• "Lobby---the ones that will do as they say; interest groups---ones that think like they do; political parties--only ones that have drink the Kool-Aid"
• "Wentworth, Todd Smith, Wendy Davis"
• "Must wins are in the Senate. Davis. v. Shelton becomes important for a variety of business and legal issues. Taylor in Jackson's district becomes important."
• "Other than Straus, which members are elected is only of interest to the lobby and interest groups. Otherwise, to partisans, it is only a question of the size of the majority in each house."
• "There are no single races that are critical. Republicans will dominate the General. Even if the House leadership changes it will not make any difference as to the legislative agenda. Gambling will not pass no matter what happens and abortion cannot be regulated anymore than it already; how could the House get anymore conservative?"
• "Lozano losing in the primary will further establish the ethnic bias of the Republican base. TLR will be exposed as a paper tiger after Wentworth cruises to victory. Keeping Wendy Davis as the 12th vote would help to keep the other Democrats honest."
• "The critical races will determine the leadership."
• "If parents and teachers can beat just a handful of legislators who voted to cut school budgets, a shockwave will go through the Capitol."
Which legislative and congressional races will be the most expensive?
• "Wentworth, Doggett. Wendy Davis"
• "Ames Jones v. Wentworth. And nobody will outspend The Dew."
• "Dewhurst will spend the most, followed closely by Doggett. Davis and Wentworth will be the most expensive legislative races."
• "CD 25"
• "KBH's seat will cost millions."
• "Hancock/Smith, Taylor/Norman, Wentworth"
• "The real expensive races will be in the Republican primary: US Senate, CD-14, CD-25. Other than that, in November look to CD-23 and SD-10. That's about it for expensive races in the fall."
• "All of them all contested races are expense now days. Pity the poor lobby."
• "SD 10 leads the pack for the general. In the primary, the Wentworth and Harris seats will be costly, as could the Estes seat. In the House, I would bet the Scott-Herrero race will cost a ton in the general, and the White-Hamilton race will not be cheap, either."
If you could pose one question to every candidate this year, what would it be?
• "How will you pay for education"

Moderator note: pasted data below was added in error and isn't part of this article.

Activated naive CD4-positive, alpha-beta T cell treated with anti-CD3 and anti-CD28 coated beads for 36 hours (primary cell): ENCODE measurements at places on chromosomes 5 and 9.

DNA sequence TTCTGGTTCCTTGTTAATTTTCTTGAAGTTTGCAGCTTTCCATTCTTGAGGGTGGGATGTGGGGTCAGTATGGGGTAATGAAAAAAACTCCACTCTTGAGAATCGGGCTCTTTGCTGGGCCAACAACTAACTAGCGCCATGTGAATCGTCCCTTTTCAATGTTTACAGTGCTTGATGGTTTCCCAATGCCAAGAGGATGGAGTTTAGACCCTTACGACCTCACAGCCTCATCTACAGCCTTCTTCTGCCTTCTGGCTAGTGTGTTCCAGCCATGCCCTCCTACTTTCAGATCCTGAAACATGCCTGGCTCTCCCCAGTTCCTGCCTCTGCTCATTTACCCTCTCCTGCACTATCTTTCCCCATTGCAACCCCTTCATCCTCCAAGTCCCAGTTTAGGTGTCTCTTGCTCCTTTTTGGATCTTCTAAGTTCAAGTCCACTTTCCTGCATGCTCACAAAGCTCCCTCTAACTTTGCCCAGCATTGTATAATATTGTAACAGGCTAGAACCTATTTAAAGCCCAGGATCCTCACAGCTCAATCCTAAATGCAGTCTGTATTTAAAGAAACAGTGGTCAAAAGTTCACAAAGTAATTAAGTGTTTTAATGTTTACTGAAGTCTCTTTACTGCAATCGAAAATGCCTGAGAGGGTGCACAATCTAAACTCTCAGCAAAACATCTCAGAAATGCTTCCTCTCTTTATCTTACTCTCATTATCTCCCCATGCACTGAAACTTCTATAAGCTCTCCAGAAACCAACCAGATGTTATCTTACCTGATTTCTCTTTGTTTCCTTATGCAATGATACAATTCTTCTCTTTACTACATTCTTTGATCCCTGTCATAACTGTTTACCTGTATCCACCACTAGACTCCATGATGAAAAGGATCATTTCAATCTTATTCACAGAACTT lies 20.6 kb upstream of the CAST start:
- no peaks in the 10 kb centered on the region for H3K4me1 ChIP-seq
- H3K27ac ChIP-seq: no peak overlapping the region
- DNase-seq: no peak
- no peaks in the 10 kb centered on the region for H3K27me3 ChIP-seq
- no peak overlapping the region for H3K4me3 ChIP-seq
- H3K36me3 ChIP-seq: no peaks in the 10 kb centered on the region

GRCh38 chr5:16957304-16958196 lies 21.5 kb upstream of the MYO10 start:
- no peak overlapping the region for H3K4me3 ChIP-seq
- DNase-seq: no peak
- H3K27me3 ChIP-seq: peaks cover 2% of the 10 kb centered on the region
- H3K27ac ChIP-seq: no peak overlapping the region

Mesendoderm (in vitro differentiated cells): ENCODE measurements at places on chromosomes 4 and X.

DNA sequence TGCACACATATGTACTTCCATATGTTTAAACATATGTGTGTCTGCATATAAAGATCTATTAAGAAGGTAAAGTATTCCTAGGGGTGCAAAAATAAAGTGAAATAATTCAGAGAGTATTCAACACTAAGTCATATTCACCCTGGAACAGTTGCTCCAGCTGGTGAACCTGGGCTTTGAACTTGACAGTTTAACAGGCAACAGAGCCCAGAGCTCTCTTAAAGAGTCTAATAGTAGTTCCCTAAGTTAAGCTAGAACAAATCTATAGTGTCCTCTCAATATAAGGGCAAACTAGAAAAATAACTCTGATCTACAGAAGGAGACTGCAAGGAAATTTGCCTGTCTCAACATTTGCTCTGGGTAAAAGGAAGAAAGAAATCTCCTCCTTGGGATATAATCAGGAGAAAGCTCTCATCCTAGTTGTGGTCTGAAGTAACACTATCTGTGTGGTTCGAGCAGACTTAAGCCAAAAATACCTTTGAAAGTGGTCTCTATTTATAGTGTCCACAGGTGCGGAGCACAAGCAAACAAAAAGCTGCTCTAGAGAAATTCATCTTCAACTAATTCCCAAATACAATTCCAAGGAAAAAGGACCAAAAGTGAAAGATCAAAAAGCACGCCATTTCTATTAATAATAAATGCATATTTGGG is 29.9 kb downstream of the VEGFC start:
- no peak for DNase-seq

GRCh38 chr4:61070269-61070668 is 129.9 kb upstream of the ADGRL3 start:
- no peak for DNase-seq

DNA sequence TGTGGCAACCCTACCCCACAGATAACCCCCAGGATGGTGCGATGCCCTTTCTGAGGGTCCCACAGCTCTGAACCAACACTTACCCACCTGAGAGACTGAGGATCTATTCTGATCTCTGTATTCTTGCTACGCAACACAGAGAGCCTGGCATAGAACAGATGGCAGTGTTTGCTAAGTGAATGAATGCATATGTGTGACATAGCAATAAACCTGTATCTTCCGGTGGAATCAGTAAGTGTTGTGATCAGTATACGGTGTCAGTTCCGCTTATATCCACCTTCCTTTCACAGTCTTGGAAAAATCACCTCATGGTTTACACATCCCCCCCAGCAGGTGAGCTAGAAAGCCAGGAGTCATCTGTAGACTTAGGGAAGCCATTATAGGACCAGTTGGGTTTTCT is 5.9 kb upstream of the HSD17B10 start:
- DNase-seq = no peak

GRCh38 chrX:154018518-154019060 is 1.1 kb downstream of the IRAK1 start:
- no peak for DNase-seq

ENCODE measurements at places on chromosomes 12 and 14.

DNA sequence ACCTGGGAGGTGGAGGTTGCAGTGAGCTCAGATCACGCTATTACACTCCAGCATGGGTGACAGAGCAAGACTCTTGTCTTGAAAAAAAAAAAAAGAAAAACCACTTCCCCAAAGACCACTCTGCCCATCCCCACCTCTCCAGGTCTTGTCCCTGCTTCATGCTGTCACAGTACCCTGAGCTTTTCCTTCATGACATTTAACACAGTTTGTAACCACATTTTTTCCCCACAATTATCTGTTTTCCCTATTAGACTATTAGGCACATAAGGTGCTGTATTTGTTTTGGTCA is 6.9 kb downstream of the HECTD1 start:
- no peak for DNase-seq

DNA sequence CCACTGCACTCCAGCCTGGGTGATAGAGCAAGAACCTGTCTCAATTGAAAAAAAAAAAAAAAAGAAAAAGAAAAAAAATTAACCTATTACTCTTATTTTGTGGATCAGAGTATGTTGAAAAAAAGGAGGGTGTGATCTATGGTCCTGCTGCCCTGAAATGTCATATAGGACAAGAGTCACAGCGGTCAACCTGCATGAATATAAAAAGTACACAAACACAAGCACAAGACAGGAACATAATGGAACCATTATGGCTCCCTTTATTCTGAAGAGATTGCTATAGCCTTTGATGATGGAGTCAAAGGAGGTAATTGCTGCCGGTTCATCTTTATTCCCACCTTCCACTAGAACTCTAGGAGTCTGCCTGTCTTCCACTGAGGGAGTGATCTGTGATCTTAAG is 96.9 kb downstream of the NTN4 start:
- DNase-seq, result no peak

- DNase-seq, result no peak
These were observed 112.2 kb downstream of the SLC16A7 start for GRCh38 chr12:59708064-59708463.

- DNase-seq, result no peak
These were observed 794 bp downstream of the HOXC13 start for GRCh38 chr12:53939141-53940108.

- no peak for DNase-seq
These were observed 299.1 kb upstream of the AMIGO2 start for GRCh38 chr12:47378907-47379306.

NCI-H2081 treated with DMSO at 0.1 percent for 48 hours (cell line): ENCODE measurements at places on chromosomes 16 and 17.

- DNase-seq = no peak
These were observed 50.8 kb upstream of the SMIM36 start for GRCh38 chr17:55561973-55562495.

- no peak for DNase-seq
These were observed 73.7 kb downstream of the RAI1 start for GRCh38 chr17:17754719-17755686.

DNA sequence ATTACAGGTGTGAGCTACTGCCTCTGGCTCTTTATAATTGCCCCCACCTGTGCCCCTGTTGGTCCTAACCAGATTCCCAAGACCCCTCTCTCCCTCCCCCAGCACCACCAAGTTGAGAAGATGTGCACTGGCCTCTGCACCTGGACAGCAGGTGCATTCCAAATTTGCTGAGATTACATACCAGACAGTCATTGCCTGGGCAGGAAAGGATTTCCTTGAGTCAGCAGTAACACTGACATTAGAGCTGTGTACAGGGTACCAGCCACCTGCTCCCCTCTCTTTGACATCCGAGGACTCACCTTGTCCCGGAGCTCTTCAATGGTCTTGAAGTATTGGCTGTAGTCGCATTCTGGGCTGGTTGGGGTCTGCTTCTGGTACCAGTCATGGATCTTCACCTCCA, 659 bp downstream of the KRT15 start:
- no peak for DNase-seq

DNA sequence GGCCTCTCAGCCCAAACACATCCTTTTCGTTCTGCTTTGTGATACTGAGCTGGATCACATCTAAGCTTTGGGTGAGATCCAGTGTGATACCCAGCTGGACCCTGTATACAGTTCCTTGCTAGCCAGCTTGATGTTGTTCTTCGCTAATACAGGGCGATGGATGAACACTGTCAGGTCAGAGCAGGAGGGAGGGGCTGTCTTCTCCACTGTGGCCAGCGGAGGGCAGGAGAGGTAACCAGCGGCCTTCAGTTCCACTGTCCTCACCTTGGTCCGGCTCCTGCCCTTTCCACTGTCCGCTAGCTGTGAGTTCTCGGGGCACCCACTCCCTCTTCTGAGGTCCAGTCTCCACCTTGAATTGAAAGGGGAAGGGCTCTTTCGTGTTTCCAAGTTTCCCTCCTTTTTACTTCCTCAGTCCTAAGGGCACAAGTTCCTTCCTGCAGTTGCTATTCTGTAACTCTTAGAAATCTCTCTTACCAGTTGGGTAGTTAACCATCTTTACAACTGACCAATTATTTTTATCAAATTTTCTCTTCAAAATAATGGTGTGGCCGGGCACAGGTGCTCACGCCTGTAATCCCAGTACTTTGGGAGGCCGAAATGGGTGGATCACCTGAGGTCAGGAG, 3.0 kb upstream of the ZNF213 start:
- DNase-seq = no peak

• "If we don't teach safe sex, don't provide birth control, don't allow abortions, don't require health care mandates, don't fund public health care programs, don't provide safety nets kids, and don't fund their education, what will Texas look like in 20 years?"
• "Why would you ever want to hold political office?"
• "Are you willing to vote to increase taxes to pay for improvements to our educational system, transportation needs and water infrastructure, or do you oppose any increase in revenues for these purposes?"
• "Will you support a tax bill or will you have the courage to make deeper cuts in the state budget?"
• "Currently, the Texas Public Utility Commission is considering regulatory changes designed to make electricity more expensive and designed to increase generator profits. These changes are intended to address the state's future resource adequacy challenges. Do you think this is the right approach? Do you think regulators should change the rules to make electricity more expensive in Texas?"
• "When does government get so small that it's useless?"
• "If you are currently an elected official or if you win office, will you participated in the State/Federal Sponsored health insurance program?"
• "Why do you want to subject your family to this crap?"
• "When was the last time you read the U.S. and Texas constitutions?"
• "Are you for more taxes?"
• "Will you hire me?"
• "Can we adequately prepare the future workforce of Texas if we keep cutting public education?"
• "Why the hell are you running?"
Texas Tribune donors or members may be quoted or mentioned in our stories, or may be the subject of them. For a complete list of contributors, click here.
ReferenceInside Intelligence: Verbatims for 4/9/12
Information about the authors
Quality journalism doesn't come free
Perhaps it goes without saying — but producing quality journalism isn't cheap. At a time when newsroom resources and revenue across the country are declining, The Texas Tribune remains committed to sustaining our mission: creating a more engaged and informed Texas with every story we cover, every event we convene and every newsletter we send. As a nonprofit newsroom, we rely on members to help keep our stories free and our events open to the public. Do you value our journalism? Show us with your support.Yes, I'll donate today